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Friday | October 15, 2021
Razer Ornata Chroma Review

Razer Ornata Chroma Review

At around the one hundred-pounds mark, any keyboard worth its keys is likely to be equipped with mechanical switches. Razer isn’t ignorant of this fact, and the Ornata Chroma addresses the issue with an unusual take on key actuation. Whether this works might make or break what appears a stylish product. Let’s get typing, and see how Razer’s latest keyboard acquits itself.

DetailsRazer Ornata Chroma top

  • Connection Type: USB
  • Indicator Lights (LED): Yes
  • LCD Display: No
  • Backlighting: RGB
  • Cable: Braided
  • Key type: Mid-height (‘Mecha-Membrane’)
  • Travel distance: 3.5mm
  • Point of actuation: 3.5mm


Razer has decided to present a trim frame for the Ornata Chroma. A full-size board, it’s complete with number pad, arrow keys and LED indicators. There’s little wasted space though, and if you tire of big bulky keyboards hogging desk space, then this could offer an antidote. A compact and smart looking product, the matte black finish echoes the current aesthetic popular on keyboards. Much the same as Logitech’s G213 Prodigy, the black finish allows the RGB backlighting to take full effect.razer-ornata-chroma-top-2

Not only is the Ornata Chroma compact, it’s low to the desk too. The underside of the keyboard features four non-slip pads and two flip-out feet to add height to one of the lowest profile keyboards we’ve seen. Low profile may be a problem, as there is some upward tilt on the rear of the keyboard. In our experience though, rarely is a low profile an overwhelming issue on its own.

One item in the box may work against this thought:  Razer has included a stylish wrist-rest, padded with approximately 6mm of foam layered in faux leather, and adorned with a pressed-in Razer logo. The rest is full width and around half the depth of the keyboard itself.  It’s as high as the lowest point of the board, and a magnetic rear-edge allows it to softly ‘stick’ to the keyboard’s front edge when held within 4mm of it.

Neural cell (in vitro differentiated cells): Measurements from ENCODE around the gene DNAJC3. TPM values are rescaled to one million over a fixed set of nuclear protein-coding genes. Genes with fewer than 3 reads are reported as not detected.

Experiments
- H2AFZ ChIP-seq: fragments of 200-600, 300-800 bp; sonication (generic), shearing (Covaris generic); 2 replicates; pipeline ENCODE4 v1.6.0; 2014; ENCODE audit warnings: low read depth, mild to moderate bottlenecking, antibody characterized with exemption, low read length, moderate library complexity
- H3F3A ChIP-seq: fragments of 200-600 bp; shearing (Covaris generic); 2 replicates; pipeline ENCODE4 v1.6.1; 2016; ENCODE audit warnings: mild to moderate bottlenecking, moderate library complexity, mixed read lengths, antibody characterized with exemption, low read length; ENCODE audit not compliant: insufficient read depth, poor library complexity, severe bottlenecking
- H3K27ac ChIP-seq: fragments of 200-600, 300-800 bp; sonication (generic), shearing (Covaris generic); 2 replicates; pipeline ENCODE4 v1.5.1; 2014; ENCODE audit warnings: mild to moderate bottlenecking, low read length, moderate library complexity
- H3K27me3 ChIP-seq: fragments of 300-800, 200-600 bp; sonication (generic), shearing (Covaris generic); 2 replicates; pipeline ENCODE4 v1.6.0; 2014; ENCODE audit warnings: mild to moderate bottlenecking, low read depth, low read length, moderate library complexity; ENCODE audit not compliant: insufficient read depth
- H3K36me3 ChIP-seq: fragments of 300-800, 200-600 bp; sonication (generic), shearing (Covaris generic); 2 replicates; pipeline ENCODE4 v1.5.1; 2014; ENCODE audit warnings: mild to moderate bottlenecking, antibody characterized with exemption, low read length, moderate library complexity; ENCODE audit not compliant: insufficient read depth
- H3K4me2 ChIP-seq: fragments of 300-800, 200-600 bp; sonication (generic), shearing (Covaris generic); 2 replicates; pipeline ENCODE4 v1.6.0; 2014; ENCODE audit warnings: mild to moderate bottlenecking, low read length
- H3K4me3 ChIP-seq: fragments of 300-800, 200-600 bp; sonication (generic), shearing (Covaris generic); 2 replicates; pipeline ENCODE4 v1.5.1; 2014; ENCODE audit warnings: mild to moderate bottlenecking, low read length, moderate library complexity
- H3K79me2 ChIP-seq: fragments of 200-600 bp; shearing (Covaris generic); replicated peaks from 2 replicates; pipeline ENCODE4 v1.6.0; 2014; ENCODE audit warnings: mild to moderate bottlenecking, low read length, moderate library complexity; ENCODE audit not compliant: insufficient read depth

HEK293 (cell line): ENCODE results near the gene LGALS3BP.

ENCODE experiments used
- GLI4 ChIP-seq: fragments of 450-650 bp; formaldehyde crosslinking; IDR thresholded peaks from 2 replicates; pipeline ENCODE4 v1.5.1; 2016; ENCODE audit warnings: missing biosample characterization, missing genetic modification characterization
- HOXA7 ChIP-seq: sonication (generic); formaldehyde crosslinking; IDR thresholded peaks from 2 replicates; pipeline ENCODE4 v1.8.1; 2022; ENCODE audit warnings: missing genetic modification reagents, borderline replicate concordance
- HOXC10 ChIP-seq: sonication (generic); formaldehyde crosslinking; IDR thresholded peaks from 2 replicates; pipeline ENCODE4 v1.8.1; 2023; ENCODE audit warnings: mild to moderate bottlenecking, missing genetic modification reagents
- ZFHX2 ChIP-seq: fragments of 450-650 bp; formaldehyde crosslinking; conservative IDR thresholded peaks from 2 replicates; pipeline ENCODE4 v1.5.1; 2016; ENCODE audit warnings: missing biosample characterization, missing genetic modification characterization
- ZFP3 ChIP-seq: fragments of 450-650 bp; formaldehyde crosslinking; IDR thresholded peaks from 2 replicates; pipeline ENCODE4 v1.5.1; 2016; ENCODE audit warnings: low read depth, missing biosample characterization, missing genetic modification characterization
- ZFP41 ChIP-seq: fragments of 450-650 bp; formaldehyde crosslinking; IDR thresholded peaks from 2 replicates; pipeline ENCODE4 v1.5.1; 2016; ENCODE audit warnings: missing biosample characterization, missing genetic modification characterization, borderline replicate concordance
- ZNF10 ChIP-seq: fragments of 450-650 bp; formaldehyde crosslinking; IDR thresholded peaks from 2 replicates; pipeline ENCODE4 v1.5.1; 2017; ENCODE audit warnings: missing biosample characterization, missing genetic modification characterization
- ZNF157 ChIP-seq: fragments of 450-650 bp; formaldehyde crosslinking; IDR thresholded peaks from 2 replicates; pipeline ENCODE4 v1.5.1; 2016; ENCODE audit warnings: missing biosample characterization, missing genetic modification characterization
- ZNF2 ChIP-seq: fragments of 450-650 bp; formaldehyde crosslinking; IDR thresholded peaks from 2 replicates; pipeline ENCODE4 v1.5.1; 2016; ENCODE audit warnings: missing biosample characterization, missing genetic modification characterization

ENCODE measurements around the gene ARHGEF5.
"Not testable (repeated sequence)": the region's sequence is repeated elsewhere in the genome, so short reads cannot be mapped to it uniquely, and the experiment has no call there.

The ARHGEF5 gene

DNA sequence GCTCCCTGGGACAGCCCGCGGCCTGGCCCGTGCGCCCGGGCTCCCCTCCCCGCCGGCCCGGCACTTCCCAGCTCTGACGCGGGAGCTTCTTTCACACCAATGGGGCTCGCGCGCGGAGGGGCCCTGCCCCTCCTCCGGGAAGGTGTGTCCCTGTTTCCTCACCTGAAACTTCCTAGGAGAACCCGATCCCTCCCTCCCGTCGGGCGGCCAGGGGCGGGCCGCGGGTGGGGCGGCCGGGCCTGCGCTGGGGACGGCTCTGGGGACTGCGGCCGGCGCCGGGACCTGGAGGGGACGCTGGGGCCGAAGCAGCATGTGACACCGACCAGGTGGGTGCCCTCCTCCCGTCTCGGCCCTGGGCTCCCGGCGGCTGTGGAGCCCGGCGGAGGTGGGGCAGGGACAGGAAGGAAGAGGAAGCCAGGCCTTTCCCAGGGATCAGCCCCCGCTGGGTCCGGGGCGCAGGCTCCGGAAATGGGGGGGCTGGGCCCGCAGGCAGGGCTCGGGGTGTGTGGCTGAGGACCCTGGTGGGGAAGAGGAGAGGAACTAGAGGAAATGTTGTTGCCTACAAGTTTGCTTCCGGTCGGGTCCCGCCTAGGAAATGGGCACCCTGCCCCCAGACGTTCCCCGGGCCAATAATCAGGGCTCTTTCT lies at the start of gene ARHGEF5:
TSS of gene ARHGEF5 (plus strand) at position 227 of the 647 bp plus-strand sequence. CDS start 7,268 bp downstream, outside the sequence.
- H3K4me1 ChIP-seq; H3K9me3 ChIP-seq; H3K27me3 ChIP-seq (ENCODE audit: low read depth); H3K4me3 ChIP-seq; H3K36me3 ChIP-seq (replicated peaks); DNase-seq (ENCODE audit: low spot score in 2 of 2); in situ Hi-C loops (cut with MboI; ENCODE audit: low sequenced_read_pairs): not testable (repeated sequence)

The first thing to address here has to be the board’s keys. Razer’s mid-height Mecha-Membrane switches are the headline feature, and Razer is proud of achieving the soft touch of membrane keyboards, allied with the tactile nature and swift actuation of mechanical switches. It’s another new take on a hybrid solution for us to look at, albeit an actual hybrid of sorts – unlike Logitech’s G213 ‘mech-dome’ pure membrane solution.

The Ornata Chroma’s Mecha-Membrane keys are indeed soft, tactile and provide an excellent actuation profile. For typing, and for navigating around in-game we were impressed at the precise response our key-presses produced. In Battlefield 1 movement into and out of close-quarters combat was swift and flawless. And in Witcher 3, keystrokes were as responsive and not at all finicky. This is the level of performance we’d expect from a keyboard with a £99 RRP, so well done Razer!